In two cases (Cases 2 and 4), hinged partial thickness scleral flap was performed as the size of the leak was large and the aqueous leakage was brisk and the adjacent conjunctival and scleral texture were healthy. The partial thickness scleral flap was overturned and secured tightly to limit flow of aqueous past its anterior margins, but no suture was applied on the lateral boundaries, simulating a trabeculectomy with a well guarded sclerostomy. As expected, IOP was controlled without any medication and the bleb appearance was satisfactory in both cases. If the scleral flap had been sewn down on the sides, the scleral flap would have closed the sclerostomy, causing flattening of the bleb leading to an increase in IOP. Singh et al have treated two cases using this technique, but were not successful.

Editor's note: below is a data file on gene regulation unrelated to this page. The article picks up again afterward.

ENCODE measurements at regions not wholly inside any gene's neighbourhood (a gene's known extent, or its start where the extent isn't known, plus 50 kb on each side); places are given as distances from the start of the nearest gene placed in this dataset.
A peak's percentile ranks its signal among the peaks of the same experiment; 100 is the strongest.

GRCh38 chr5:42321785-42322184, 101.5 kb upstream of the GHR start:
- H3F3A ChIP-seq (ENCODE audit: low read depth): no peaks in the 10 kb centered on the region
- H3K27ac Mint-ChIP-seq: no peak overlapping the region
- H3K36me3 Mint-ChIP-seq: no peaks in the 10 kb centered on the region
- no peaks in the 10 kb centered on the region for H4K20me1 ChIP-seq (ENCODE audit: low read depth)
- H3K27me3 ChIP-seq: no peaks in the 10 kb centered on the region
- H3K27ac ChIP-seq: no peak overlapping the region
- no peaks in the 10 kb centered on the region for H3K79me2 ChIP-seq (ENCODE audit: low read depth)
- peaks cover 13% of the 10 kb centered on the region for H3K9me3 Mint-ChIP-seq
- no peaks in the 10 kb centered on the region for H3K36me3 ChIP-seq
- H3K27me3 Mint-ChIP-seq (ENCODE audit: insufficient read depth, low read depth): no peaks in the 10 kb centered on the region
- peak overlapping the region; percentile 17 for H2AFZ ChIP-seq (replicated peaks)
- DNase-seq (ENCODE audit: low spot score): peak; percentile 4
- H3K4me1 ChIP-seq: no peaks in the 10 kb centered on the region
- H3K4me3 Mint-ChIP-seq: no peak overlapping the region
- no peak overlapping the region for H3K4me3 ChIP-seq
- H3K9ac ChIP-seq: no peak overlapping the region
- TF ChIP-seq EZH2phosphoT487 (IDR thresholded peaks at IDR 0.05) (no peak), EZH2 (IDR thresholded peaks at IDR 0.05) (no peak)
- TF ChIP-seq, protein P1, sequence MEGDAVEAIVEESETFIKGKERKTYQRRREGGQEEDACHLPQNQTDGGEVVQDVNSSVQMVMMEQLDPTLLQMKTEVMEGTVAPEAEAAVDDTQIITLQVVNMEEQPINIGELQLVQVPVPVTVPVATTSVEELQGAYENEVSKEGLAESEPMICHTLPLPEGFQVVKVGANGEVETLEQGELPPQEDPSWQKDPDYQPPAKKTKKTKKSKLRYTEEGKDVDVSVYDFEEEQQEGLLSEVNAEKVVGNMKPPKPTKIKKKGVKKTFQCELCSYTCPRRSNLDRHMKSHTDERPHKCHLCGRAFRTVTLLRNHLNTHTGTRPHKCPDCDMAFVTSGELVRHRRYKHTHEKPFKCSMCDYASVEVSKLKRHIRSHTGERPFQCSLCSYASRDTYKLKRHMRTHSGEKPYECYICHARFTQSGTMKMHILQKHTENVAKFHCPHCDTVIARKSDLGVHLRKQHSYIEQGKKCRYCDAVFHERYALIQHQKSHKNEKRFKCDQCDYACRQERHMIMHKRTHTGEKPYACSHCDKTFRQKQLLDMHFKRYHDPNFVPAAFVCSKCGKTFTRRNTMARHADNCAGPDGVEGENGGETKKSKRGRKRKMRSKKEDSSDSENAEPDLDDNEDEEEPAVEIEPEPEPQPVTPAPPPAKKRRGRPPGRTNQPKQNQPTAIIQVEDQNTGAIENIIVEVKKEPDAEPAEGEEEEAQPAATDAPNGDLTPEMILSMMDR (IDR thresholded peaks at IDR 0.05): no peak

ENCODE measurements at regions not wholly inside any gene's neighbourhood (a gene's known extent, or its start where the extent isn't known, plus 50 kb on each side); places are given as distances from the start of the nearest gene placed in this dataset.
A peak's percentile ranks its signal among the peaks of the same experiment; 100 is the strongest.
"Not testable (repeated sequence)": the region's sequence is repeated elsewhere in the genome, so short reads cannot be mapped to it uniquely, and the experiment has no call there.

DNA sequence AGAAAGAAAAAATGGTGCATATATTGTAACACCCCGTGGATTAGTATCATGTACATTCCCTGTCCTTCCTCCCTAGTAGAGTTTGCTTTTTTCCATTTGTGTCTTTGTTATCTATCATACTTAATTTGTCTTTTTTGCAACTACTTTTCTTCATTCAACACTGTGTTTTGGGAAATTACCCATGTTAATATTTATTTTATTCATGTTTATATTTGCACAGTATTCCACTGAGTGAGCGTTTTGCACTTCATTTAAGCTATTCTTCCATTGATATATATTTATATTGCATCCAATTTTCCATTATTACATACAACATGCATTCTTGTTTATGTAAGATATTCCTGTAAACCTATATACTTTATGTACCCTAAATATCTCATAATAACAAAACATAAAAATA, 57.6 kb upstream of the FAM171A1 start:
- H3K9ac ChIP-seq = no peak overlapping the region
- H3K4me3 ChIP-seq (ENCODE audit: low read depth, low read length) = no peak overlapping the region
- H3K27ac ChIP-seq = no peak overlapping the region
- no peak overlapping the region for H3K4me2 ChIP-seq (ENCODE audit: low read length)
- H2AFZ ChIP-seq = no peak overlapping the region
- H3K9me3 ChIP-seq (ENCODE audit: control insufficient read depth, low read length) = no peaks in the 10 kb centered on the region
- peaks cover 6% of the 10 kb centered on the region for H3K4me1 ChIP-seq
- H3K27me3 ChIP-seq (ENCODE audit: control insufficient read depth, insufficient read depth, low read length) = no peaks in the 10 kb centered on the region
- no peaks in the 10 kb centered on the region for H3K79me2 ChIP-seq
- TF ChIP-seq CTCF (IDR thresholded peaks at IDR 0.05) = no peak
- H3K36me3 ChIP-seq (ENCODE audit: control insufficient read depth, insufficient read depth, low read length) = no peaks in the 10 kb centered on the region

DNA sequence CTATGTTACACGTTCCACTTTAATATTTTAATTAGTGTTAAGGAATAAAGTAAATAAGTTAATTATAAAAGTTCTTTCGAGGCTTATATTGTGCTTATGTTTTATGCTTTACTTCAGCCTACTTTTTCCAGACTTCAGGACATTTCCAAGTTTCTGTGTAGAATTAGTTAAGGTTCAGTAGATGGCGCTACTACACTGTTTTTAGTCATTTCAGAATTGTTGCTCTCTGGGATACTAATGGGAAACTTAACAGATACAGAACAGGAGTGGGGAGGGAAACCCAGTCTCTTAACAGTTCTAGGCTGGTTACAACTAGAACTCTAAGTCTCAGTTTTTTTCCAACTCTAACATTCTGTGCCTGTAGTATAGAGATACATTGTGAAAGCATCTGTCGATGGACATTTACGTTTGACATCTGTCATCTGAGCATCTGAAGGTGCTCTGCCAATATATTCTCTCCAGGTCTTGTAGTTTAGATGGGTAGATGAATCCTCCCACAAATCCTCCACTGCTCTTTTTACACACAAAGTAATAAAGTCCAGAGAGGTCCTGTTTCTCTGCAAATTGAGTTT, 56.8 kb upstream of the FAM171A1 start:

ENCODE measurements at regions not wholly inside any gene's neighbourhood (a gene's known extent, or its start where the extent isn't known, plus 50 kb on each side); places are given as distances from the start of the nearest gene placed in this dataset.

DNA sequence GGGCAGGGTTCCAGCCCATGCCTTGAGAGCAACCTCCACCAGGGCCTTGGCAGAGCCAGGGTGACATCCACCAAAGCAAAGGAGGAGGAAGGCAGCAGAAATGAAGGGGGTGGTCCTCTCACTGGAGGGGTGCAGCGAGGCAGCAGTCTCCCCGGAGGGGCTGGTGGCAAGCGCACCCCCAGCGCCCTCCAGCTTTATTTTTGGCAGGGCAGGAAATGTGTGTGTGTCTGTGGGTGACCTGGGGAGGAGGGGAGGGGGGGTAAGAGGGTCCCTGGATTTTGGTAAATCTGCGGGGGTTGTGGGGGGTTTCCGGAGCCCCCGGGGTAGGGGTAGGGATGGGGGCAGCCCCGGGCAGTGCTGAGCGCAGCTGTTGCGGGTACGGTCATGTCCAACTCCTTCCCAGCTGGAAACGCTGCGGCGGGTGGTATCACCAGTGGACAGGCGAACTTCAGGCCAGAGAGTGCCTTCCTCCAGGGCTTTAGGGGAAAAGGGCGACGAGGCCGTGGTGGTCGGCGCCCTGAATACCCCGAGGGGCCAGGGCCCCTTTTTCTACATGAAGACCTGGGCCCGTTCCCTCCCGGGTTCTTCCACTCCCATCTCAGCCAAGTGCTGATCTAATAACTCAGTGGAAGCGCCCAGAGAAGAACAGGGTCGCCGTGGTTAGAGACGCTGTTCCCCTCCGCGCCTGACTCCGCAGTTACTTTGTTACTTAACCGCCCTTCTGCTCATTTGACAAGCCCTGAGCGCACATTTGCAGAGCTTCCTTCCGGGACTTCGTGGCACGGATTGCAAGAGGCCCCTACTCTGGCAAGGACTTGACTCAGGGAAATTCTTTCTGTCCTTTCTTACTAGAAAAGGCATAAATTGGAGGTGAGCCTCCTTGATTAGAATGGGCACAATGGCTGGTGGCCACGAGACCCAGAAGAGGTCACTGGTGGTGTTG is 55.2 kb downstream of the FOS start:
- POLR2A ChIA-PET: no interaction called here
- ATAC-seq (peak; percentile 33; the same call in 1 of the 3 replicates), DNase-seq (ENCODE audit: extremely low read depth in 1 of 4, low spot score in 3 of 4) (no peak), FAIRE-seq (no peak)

Scleral patch graft is a good surgical alternative in difficult situations. There have been several successful reports of donor scleral patch graft using both full thickness [32, 62, 63] and partial thickness sclera. Preserved and processed cadaver tissues such as fascia lata, pericardium and meninges may also proven suitable for patch graft in excessively draining fistulas. Fascia lata is an effective, safe and inexpensive alternative to alcohol-preserved donor sclera. [65,66] However, glycerine preserved donor sclera (not alcohol preserved donor sclera) has the added risk of viral infection transmission. Full thickness corneal allografts have been used to seal persistent limbal wound leaks and half-thickness stromal corneal patch graft has been used for an incompetent scleral flap following trabeculectomy. Morris et al recently reported the use of autologous Tenon's capsule and partial thickness scleral patch graft for revision of excessively draining fistulas with leaking filtering blebs. In their first case, a piece of Tenon's tissue was dissected away from the adjacent sclera leaving a pedicle attachment abutting the fistula site. The Tenon's flap was rotated and sutured to close the fistulas and the conjunctival flap was sutured at the anterior limbus. In the second case, a 2.5 x 2mm rectangular 1/3 thickness sclera was dissected from an adjacent area approximately 3 - 4mm superotemporally to the fistula and sutured in place over the fistula using interrupted 10-0 nylon sutures. This technique requires a relatively larger incision and extensive scleral dissection. Our technique in Cases 2 and 4 required less dissection and Tenon's manipulation as this scleral flap was dissected just behind the site of the fistula. Overturning of the attached flap also required fewer sutures as the anterior end of the flap was sutured to the limbus. We feel the technique described in the present study is simple and easier to perform. The Morris technique is suitable when the adjacent sclera is friable following use of antimetabolites like MMC.